Sunspots Pavilion, Byers St, in the Wharf district. April through October, music and other types of live performances on outdoor stage. Schedule available online. For more information, call 540-885-0678 or visit www.facebook.com/sunspotspavilion
Boxerwood Nature Center, 963 Ross Rd. Music in The Garden series. Red Hill Band performs live music. Bring a picnic meal. Food available. For all ages. Free admission. For more information, visit www.boxerwood.org
Ross Performing Arts Center, 521 W. Main St. Letters Home. Actual letters written by soldiers serving in the Middle East. Admission: $30. Veterans and military, 50 percent discount. For more information, call 540-943-9999 or visit waynetheatre.org
First St. 20th Annual Memorial Festival and Parade. May 26 at 6:30 p.m., all day on May 27. Veterans memorial service. Car show, antique tractor, motorcycle and dog shows, patriotic parade, volunteer firemen food shack, featuring steamed shrimp on May 27. For more information, call 540-742-1141 or visit www.townofshenandoah.com
15 S. Loudoun St. Bright Box Comedy with Rob Maher and Keith Purnell May 26-27. For more information, visit brightboxtheater.com
Lake Arrowhead. Lake Arrowhead Night Catfishing. Every 2nd and 4th Friday through October. Open until midnight For more information, visit townofluray.com
Ruffner Plaza, Luray Greenway. Evenings on Main Concert series. Red Roots performs country music. Free admission. For more information, visit www.townofluray.com
168 N. Dry Well Rd. Fast and Furious Friday Nite, Bike Night-Dragon Style MC. Racing schedule subject to change. For more information, call 540-291-3724 or visit naturalbridgedragstrip.com
Staunton Augusta Art Center galleries RR Smith Center for History and Art, 20 S. New St. Beyond the Mask, paintings by Janet Dance and Intimate and Infinite, photography by Michele Fletcher. May 19 through June 24 Monday through Friday: 10 a.m. to 5 p.m. Saturday: 10 a.m. to 4 p.m. Opening Reception on May 19, 5 p.m. to 7 p.m. Free admission. For more information, call 540-886-8636
122 South Wayne Ave. Community Craft Circle. Social networking. Every 4th Thursday from 12 p.m. - 2 p.m. For all ages. For more information, call 540-949-7662 or visit www.svacart.com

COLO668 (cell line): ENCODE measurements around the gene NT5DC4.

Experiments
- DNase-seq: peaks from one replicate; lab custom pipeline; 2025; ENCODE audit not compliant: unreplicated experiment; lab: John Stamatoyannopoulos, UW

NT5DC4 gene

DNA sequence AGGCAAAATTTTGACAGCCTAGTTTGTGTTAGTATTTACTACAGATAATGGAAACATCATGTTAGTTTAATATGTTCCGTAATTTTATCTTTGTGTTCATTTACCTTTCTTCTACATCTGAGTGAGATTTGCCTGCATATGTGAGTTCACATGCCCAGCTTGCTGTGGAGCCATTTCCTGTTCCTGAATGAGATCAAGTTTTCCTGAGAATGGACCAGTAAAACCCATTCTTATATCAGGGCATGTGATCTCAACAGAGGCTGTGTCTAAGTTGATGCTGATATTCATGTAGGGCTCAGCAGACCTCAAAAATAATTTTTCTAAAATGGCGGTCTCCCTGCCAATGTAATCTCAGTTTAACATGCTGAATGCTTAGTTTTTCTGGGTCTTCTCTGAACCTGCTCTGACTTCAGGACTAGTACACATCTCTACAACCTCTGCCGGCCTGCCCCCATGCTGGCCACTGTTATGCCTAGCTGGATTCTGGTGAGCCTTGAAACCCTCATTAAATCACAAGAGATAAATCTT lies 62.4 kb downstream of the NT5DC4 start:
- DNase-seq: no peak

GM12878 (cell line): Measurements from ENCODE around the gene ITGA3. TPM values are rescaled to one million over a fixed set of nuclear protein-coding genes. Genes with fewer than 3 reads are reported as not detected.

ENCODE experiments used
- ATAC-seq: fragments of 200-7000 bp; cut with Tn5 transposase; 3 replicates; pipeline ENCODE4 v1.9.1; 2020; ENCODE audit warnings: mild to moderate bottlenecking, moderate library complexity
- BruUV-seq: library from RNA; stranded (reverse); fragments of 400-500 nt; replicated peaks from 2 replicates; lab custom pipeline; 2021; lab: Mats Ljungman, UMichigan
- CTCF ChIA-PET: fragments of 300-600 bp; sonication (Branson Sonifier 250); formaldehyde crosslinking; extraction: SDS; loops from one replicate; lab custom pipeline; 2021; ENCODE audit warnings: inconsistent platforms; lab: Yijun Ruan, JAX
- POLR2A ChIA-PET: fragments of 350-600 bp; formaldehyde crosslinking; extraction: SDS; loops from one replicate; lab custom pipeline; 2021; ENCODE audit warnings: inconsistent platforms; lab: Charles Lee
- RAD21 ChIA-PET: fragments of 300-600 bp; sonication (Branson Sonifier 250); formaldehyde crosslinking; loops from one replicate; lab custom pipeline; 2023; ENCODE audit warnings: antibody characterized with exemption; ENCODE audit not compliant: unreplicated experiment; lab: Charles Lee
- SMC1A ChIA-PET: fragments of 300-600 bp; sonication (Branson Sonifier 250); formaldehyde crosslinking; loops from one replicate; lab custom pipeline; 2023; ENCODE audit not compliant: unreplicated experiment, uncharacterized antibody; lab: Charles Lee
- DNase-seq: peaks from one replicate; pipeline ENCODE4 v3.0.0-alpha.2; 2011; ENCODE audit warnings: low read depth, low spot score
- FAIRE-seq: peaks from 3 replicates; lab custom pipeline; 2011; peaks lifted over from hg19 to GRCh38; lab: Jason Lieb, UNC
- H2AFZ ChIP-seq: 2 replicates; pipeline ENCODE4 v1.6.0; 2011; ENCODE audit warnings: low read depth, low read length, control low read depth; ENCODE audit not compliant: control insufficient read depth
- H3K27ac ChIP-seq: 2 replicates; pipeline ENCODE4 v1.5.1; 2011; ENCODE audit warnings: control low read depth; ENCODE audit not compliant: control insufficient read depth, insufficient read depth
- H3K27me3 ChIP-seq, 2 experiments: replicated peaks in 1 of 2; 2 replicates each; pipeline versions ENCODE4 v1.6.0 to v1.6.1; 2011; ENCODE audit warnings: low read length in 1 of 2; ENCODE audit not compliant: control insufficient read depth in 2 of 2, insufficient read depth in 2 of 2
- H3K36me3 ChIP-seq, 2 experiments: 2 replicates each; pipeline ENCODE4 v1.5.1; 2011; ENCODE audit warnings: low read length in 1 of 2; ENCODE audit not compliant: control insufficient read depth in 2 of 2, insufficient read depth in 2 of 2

ShenandoahValley.com is owned and operated by Shenandoah Valley Productions, a little “mom-and-pop” business, but one that’s located right here in the region. Our mission has long been to showcase the area’s visual beauty, unique “Valley” people and culture and, of course, some really, really rich history.
We first fell in love with Virginia in 1970, courtesy of the U.S. Navy, stationed in Norfolk. That was the year Virginia officially declared itself “for lovers.” But for us, the real love affair started in 1977, when we first visited the Shenandoah Valley on our wedding night. We moved here a year later, and well ...we are still here!
So it’s kind of a long story how we got from 1978 to this website, but here it is.
Website background photos are provided by a select group of photographers from across the region who share their own love of the Valley through the lenses of their cameras. Words alone may not really describe the place.
Our regional events listings are always up to date, and we’re not really selling anything on here. In fact, we get no outside funding, but are wholly independent. Like many of our friends and neighbors who also feel blessed to live here, free and independent, surrounded by peace and beauty.
Each month we head out to some part of this diverse region and do a feature story and travel video about it -- some cool event, piece of history or special place that makes the name "Shenandoah" so uniquely known worldwide.
So, come and set a spell, and please also consider making a donation. Either way, we’re glad you stopped by. Come on back to see us again!
Oh, and please visit our Facebook page, too.
Fincastle is the County Seat of Botetourt County, at the southern-most part of the Shenandoah Valley region. The town was founded in 1752 and began as an outpost settlement on the American Frontier.